77. Excess Profit - The Second Key
  78. Patients and Profits are the Keys
  79. Plan Ahead

Volume 23: A Purchaser's Guide to Affording a Practice

Download the PDF version now!

The basic philosophy when purchasing a practice is that the practice should pay for itself within six to ten years. You should not have to use your personal dental earnings to finance it. Let’s take a look at how this works for the thriving practice you are looking at purchasing.

First, compute the Net Income before taxes from Ownership (see below) after all expenses. This includes paying yourself and your associates at a rate of 40% ($125,000) for treating your personal patients.

Net Income after expenses $228,844.
Payments to doctors @ 40% 125,000.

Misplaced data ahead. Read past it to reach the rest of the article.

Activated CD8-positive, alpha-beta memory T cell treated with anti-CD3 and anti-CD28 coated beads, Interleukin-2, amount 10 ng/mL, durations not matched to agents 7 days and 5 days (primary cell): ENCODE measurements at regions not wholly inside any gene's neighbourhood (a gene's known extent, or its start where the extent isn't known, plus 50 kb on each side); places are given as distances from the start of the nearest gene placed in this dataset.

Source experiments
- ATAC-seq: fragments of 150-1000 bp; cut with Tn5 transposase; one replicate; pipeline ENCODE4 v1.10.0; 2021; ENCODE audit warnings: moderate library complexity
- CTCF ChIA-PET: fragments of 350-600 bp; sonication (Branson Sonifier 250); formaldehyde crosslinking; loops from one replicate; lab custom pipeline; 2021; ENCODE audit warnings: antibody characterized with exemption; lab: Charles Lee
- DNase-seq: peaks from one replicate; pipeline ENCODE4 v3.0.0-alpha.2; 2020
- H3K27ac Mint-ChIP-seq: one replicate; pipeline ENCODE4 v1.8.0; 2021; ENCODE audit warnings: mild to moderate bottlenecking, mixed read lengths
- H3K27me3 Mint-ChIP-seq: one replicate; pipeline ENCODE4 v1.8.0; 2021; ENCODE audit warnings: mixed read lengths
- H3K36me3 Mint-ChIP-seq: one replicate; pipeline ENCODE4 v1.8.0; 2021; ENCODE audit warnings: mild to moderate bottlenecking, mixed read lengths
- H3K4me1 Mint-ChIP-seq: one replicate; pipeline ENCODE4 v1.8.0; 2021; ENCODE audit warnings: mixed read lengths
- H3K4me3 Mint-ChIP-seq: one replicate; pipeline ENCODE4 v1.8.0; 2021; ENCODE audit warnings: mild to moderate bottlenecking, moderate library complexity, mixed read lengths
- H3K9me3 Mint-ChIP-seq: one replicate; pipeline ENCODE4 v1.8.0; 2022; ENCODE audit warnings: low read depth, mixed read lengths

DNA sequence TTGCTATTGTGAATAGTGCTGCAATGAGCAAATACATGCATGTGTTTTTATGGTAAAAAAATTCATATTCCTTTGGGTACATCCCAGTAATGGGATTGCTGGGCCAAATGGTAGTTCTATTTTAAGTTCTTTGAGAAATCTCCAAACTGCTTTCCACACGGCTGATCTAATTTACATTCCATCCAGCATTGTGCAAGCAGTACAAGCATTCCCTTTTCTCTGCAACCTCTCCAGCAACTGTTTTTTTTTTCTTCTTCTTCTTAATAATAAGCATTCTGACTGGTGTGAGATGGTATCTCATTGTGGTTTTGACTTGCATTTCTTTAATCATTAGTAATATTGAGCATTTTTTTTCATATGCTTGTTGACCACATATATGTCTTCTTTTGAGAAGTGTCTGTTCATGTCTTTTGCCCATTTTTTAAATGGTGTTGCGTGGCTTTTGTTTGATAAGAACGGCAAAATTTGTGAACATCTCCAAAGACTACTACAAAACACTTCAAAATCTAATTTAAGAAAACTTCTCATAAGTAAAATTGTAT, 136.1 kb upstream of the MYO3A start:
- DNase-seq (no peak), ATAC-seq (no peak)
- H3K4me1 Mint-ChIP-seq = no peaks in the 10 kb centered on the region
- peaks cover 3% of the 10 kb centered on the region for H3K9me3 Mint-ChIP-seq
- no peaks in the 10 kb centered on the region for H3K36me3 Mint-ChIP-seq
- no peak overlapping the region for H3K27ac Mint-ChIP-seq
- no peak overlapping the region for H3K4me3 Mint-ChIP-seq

Net Income before taxes, from Ownership 103,844.
Taxes on the $103,844 36,000.
Net Income after taxes from Ownership $67,844.

Next compute the taxes on this ($103,844) income. To calculate the Taxes one can interpolate the following table to get close.

Net Income before Taxes Average tax rate
$25,000 25%
$75,000 30%
$100,000 33%
$150,000 33%
$225,000 41%
$300,000 41%

After deducting the taxes, there is $67,844 remaining to pay off the bank loan. If the interest rate is 5% and you wish to have the loan paid off in 7 years then, from the table below the factor is 16.961%. By dividing $67,844 by .16961 equals $400,000 which could well be the cost of the practice.

Interest Rate  Loan paid off in years
  6 years 7 years 8 years 10 years
5% 19.32% 16.961% 15.192% 12.728%
6% 19.887% 17.530% 15.770% 13.322%
7% 20.459% 18.111% 16.360% 13.933%